Defining the identity and the niches of epithelial stem cells with highly pleiotropic multilineage potency in the human thymus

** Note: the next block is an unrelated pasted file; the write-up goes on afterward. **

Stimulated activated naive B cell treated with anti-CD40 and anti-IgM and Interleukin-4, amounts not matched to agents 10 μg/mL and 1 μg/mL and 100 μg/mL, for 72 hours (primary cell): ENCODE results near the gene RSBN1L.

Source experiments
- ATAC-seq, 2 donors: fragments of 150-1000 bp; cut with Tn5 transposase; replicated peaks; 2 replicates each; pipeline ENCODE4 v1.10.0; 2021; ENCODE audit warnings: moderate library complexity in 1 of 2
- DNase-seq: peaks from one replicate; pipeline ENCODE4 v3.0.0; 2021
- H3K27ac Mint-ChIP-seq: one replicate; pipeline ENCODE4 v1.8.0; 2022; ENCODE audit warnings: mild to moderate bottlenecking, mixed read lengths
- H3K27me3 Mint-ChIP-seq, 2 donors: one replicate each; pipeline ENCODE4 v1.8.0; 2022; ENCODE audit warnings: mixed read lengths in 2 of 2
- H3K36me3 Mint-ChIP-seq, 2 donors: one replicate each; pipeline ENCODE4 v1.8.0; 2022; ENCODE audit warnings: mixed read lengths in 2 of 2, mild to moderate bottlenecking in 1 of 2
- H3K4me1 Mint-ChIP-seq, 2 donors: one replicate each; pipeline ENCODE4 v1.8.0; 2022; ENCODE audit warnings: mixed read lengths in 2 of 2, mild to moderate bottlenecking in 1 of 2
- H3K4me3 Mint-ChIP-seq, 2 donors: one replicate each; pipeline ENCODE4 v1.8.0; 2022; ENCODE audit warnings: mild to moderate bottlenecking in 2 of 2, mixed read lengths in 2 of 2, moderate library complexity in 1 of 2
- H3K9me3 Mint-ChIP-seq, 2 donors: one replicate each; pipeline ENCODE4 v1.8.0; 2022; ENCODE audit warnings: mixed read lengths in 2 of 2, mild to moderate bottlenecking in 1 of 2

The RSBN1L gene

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Thymus is necessary for lifelong immunological tolerance and immunity. It displays a distinctive epithelial complexity and undergoes age-dependent atrophy. Nonetheless, it also retains regenerative capacity, which, if harnessed appropriately, might permit rejuvenation of adaptive immunity. By characterizing cortical and medullary compartments in the human thymus at single-cell resolution, in this study we have defined specific epithelial populations, including those that share properties with bona fide stem cells (SCs) of lifelong regenerating epidermis. Thymic epithelial SCs display a distinctive transcriptional profile and phenotypic traits, including pleiotropic multilineage potency, to give rise to several cell types that were not previously considered to have shared origin. Using here identified SC markers, we have defined their cortical and medullary niches and shown that, in vitro, the cells display long-term clonal expansion and self-organizing capacity. These data substantively broaden our knowledge of SC biology and set a stage for tackling thymic atrophy and related disorders.